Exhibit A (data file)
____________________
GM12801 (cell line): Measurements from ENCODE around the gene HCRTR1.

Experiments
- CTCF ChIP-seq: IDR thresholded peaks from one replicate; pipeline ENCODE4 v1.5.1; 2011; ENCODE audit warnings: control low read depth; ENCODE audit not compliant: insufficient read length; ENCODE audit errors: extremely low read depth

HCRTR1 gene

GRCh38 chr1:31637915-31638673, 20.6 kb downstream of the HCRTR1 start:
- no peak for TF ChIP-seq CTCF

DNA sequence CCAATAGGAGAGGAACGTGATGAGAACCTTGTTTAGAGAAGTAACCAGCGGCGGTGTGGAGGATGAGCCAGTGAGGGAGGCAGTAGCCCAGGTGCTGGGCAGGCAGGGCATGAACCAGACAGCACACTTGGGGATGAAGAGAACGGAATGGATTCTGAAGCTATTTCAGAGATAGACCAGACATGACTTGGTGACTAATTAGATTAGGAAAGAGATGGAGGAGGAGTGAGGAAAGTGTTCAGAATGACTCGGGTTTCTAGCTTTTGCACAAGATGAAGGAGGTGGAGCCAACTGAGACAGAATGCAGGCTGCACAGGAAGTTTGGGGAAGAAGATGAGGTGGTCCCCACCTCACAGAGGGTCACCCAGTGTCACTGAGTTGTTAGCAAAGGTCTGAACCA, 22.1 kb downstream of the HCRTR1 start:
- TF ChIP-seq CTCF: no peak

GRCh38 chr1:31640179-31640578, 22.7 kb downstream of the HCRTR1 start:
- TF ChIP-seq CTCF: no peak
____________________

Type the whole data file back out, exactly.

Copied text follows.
GM12801 (cell line): Measurements from ENCODE around the gene HCRTR1.

Experiments
- CTCF ChIP-seq: IDR thresholded peaks from one replicate; pipeline ENCODE4 v1.5.1; 2011; ENCODE audit warnings: control low read depth; ENCODE audit not compliant: insufficient read length; ENCODE audit errors: extremely low read depth

HCRTR1 gene

GRCh38 chr1:31637915-31638673, 20.6 kb downstream of the HCRTR1 start:
- no peak for TF ChIP-seq CTCF

DNA sequence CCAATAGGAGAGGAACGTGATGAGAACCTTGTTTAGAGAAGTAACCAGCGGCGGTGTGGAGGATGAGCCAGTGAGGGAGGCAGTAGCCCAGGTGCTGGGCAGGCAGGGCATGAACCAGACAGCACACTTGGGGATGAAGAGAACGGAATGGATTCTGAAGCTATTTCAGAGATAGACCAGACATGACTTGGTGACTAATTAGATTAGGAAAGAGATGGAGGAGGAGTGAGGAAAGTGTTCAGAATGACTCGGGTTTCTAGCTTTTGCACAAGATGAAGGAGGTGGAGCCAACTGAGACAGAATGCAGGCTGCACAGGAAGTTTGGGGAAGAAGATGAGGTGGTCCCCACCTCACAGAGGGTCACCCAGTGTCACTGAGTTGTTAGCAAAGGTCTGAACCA, 22.1 kb downstream of the HCRTR1 start:
- TF ChIP-seq CTCF: no peak

GRCh38 chr1:31640179-31640578, 22.7 kb downstream of the HCRTR1 start:
- TF ChIP-seq CTCF: no peak